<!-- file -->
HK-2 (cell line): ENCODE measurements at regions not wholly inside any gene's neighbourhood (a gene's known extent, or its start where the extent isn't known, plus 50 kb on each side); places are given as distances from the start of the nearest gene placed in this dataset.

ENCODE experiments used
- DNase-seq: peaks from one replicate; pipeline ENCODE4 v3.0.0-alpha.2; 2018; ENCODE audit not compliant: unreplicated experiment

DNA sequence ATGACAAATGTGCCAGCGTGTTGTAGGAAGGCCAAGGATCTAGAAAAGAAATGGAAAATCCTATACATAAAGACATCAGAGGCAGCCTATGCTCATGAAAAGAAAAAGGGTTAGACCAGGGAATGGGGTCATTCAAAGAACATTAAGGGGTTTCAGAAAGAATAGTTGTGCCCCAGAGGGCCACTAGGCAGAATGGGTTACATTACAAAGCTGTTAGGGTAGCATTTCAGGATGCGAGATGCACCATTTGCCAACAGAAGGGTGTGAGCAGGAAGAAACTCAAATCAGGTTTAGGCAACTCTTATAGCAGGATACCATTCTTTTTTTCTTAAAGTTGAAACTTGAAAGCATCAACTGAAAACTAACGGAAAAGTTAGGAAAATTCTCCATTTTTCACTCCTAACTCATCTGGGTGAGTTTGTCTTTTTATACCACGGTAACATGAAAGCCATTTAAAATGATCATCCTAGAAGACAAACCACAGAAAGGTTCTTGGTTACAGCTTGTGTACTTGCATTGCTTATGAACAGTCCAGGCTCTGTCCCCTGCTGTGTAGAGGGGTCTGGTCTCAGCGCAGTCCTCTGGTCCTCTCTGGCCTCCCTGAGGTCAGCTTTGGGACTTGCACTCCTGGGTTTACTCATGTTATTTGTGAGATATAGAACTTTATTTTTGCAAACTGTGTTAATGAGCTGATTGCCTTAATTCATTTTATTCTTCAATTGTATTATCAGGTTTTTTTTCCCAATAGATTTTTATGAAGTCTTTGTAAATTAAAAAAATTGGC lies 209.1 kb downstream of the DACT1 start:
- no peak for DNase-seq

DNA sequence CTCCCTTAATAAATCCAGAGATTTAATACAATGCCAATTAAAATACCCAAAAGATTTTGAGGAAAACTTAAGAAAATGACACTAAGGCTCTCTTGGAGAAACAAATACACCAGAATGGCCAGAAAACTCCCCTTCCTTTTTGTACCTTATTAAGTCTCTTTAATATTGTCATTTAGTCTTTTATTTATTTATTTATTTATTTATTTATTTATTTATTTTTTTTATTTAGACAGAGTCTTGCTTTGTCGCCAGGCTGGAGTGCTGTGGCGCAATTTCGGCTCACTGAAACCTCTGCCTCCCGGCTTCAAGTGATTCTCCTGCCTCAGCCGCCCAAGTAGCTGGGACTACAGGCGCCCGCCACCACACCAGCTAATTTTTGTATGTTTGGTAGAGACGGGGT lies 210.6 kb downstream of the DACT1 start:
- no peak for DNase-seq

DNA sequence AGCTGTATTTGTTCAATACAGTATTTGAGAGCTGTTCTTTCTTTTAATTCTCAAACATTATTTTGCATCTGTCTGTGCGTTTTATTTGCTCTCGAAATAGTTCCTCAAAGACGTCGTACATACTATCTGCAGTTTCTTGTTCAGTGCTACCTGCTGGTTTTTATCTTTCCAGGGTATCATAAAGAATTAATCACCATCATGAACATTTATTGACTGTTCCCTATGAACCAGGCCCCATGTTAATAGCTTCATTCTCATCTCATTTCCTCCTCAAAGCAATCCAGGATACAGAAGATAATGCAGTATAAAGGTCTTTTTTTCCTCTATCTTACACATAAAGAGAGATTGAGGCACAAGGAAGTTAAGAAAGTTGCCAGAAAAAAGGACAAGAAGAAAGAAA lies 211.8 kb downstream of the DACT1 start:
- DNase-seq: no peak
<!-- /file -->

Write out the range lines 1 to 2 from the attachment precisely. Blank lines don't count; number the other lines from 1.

HK-2 (cell line): ENCODE measurements at regions not wholly inside any gene's neighbourhood (a gene's known extent, or its start where the extent isn't known, plus 50 kb on each side); places are given as distances from the start of the nearest gene placed in this dataset.

ENCODE experiments used